We told you why you should hire data scientists, now we’ll tell you how.
Whether you’re building a startup or trying to innovate at a well-established company, you’re likely always on the prowl for technical talent. While it’s hard enough finding skilled programmers, finding great data scientists – the unicorn employees of the tech world – can prove to be an even tougher challenge. To be effective, you have to determine right time to hire a data scientist, create a large pipeline of potential hires, and build a reliable and consistent interview structure. Here’s how you can apply tried and true growth hacking techniques to come out successful.
Understand the Market
The biggest reason it’s so hard to find data scientists is simple supply and demand. A candidate with with expertise across mathematics, code, and business is difficult to find, and with Glassdoor reporting more than 2500 data scientist jobs in San Francisco alone, demand is sky high. Anyone with a brain and a background in data science is being recruited non-stop, even if they aren’t looking for a new job. Knowing what you’re up against is the first step toward finding the right hire
Know When You’re Ready
People get into data science because they want to solve interesting problems. Outside of typical concerns like salary, vacation, and benefits, the thing that data scientists care about the most is what they’ll actually be working on.
Here’s what candidates want to hear about when they talk to you:
- Interesting and diverse data
- Tough problems that no one else has solved
- Mentorship with established data scientists
- The overall impact of their work
- Why this is a rare opportunity
Companies like Google and Facebook have a huge advantage here because the scale and power of data they’re able to offer data scientists. It’s unlikely that you’ll be able compete with them on that front, so make a strong case for why your data and the problems you’re solving are really interesting.
If you aren’t able to articulate exactly why you need a data scientist right now, you’re not ready to hire one.
Build an Engine
To cast a wide net and get as many applicants as possible, you need to figure out where data scientists hang out – both in person and online. Thankfully, this is actually the easiest part of the hiring process. Here’s a non-exhaustive list of some of the places you should check out during your search:
- SF Data Science
- SF Data Mining
- SF Machine Learning
- Bay Area Women in ML and Data Science
- Data Science for Sustainability
- Stitch Fix
Places to share your own content:
- Linkedin Groups
- O’Reilly Strata
- The Data Science Summit
Google is your friend. Search for meetups in your area, attend them, and build relationships with people in the local data science community to data scientists in their natural digital habitat. Just avoid being too pushy about hiring. Word gets around the data science community fast, so don’t screw up your reputation by acting like a sales rep.
If you’re looking to take your visibility in the community to the next level – and have the budget – you should consider sponsoring a meetup or networking event. This communicates to attendees that you’re serious about hiring and can put your money where your mouth is. As part of your sponsorship, negotiate with the organizers to do a short pitch about your company when the meetup starts, and ask if you can have your name and logo placed on any marketing materials.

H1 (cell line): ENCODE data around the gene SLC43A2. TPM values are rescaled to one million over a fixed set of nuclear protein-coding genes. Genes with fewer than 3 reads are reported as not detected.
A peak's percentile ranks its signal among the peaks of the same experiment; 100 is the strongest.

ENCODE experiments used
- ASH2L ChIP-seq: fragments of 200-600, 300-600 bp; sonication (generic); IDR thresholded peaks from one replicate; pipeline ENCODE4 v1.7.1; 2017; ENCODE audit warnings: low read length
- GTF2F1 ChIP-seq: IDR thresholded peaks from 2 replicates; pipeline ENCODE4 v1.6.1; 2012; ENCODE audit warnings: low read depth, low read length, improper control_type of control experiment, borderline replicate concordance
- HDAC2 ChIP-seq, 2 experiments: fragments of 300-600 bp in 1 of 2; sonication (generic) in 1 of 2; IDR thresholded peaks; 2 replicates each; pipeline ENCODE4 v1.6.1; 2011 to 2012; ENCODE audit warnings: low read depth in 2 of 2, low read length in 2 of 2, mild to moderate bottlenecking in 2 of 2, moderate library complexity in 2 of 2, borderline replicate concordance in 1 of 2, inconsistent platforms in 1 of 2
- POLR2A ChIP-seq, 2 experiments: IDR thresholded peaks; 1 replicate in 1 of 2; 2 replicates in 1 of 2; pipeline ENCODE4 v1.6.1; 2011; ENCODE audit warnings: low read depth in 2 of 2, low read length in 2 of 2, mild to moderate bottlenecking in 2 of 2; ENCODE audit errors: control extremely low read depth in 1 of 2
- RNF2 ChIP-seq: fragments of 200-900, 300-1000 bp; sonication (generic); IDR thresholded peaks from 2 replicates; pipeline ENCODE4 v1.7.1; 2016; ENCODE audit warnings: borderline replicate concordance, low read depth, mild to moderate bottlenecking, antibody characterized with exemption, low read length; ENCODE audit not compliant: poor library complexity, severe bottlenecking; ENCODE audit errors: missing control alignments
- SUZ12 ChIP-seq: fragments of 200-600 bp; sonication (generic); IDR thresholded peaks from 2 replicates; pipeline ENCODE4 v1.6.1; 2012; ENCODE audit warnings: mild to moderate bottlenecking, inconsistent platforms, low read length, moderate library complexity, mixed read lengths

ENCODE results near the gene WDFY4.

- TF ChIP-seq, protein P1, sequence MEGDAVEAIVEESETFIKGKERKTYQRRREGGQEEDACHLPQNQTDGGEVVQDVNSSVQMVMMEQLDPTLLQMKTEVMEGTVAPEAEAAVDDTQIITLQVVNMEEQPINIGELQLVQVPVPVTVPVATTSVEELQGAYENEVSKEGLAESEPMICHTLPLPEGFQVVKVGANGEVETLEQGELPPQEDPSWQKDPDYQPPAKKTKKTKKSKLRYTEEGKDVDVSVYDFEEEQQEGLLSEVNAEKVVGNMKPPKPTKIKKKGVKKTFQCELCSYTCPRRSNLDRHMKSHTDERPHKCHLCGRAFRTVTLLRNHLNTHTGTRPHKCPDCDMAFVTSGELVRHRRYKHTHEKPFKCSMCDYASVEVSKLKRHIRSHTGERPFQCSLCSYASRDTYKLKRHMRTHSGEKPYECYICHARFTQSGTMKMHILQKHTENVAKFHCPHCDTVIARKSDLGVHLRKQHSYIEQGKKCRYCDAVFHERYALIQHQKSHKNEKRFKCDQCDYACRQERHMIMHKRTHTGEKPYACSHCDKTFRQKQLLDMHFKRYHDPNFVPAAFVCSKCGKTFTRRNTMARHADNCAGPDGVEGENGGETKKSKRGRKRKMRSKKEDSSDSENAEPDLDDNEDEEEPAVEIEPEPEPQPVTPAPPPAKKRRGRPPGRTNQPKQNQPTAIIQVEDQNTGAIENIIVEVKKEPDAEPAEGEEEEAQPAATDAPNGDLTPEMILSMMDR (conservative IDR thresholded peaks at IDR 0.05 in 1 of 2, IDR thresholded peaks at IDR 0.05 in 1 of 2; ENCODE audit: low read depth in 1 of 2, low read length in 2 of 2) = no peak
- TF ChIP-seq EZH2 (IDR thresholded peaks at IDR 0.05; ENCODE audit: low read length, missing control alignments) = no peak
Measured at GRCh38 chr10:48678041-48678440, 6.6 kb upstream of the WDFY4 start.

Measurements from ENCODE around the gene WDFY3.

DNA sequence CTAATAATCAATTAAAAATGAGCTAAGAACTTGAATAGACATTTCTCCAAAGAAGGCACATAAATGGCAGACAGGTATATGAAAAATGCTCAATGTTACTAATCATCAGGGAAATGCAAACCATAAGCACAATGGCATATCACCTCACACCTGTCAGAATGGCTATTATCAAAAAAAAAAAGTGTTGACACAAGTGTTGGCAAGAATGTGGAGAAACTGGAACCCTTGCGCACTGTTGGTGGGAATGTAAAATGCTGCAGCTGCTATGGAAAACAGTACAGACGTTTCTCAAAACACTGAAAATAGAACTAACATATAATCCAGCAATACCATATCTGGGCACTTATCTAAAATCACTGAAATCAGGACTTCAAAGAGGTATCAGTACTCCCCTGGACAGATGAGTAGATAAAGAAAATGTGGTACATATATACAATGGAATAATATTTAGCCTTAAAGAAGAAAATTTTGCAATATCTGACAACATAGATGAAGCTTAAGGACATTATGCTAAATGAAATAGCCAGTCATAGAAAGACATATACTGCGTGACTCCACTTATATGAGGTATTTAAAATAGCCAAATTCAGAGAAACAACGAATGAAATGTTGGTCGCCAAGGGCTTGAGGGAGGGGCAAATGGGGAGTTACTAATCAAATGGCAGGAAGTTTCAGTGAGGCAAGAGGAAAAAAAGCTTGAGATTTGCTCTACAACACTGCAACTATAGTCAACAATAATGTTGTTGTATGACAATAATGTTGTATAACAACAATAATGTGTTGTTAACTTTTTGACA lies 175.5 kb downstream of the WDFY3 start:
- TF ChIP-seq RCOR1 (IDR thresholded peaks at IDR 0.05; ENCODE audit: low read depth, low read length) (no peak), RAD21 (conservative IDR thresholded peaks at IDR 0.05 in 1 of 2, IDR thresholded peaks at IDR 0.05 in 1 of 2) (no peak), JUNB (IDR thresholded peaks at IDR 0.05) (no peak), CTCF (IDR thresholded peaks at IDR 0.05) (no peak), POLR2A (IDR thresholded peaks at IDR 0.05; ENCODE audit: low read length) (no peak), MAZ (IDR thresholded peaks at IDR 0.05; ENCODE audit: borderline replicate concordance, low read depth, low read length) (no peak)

The Interview Process
So you’ve determined to hire your first data scientist or grow your data science team. Most postings, in our experience, receive hundreds of applications for a single position. How do you find the best candidates?
First, offer a take-home challenge. It separates the most determined candidates from the pack and allows you to access their technical and communication skills. A great candidate will be able to take a small dataset and test several hypotheses, generate a basic model, and write up their results. Finally, have your team assess how the candidates use their knowledge of programming, statistics, and machine learning to solve the problem.
For those that make it past the first round, offer an in-person data challenge or case-based interview where the candidate actually works on something with your team. Companies that have great interviewing processes, like Airbnb and Uber, favor real-world challenges over whiteboarding interviews. And always have your team check for both technical fluency and soft skills. Even if they’re stellar at building data science products, they’ll need to be able to communicate effectively to make an impact at your organization.
There’s no need to reinvent the wheel when it comes to hiring. Data-driven companies such as Uber, Airbnb, Khan Academy, Mapbox, and Sailthru all structure their interview process similar to what’s outlined above. Copy the basics, then tweak it to best suit your team.
It’s hard but not impossible to find amazing data scientists. To give you a baseline ideas of how many people you’ll have to reach out to, here’s a rough estimate:
If there are 500 inbound applicants, 250 (50%) will submit a take-home test, 25 (10%) will pass, 20 (80%) will come to an in-person data challenge, 4 (20%) will pass the challenge, and 3 (75%) will accept an offer. That means in order to find a single great hire, you need over 150 applicants.
Start building a big pipeline and run with it. Best of luck!